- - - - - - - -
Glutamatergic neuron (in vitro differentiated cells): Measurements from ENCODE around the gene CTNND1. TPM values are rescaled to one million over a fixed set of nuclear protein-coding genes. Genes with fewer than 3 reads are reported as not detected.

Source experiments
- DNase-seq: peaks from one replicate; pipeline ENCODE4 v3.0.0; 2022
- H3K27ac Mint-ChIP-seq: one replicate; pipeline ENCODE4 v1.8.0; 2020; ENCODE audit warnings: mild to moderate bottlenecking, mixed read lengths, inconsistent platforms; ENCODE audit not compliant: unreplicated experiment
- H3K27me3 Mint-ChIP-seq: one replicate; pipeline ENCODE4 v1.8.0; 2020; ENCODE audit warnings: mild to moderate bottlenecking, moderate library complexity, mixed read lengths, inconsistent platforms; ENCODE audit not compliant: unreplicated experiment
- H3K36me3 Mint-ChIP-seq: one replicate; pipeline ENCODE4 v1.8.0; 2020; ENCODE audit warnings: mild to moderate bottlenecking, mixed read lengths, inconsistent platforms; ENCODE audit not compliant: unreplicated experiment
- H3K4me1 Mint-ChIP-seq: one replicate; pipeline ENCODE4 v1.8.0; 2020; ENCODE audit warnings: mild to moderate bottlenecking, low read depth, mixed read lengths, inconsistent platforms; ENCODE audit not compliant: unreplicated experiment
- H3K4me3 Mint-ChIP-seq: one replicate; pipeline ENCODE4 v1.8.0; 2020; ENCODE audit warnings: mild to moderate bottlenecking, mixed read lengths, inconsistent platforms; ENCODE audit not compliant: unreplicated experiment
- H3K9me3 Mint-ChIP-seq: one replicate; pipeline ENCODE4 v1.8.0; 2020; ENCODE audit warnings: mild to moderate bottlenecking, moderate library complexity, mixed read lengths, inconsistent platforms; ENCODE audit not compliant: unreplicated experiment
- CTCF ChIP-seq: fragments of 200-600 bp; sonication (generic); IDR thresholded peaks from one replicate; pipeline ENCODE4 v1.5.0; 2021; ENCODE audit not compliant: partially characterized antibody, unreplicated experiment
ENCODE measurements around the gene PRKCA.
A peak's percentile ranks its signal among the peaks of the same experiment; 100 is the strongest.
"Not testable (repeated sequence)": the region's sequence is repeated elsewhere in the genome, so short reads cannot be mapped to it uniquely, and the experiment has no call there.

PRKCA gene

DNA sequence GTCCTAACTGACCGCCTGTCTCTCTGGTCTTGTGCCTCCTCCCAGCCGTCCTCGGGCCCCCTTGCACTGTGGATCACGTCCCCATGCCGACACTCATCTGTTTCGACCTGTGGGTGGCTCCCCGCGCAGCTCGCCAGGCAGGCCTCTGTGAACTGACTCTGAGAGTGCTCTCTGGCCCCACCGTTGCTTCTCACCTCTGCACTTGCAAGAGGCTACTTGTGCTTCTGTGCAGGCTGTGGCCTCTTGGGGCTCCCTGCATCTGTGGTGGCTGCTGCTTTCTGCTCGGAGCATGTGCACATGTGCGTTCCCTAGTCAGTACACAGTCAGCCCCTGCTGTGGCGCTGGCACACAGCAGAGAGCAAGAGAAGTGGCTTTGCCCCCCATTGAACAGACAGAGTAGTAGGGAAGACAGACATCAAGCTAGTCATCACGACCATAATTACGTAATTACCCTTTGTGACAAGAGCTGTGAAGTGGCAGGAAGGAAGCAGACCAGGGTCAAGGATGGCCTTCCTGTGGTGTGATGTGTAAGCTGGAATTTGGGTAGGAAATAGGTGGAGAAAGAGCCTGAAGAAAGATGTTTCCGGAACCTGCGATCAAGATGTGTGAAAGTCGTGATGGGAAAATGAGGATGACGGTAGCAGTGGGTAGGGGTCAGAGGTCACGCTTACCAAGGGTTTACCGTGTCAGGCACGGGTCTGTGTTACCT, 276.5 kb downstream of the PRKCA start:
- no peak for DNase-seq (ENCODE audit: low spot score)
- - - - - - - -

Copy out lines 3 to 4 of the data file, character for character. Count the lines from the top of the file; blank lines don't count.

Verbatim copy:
- DNase-seq: peaks from one replicate; pipeline ENCODE4 v3.0.0; 2022
- H3K27ac Mint-ChIP-seq: one replicate; pipeline ENCODE4 v1.8.0; 2020; ENCODE audit warnings: mild to moderate bottlenecking, mixed read lengths, inconsistent platforms; ENCODE audit not compliant: unreplicated experiment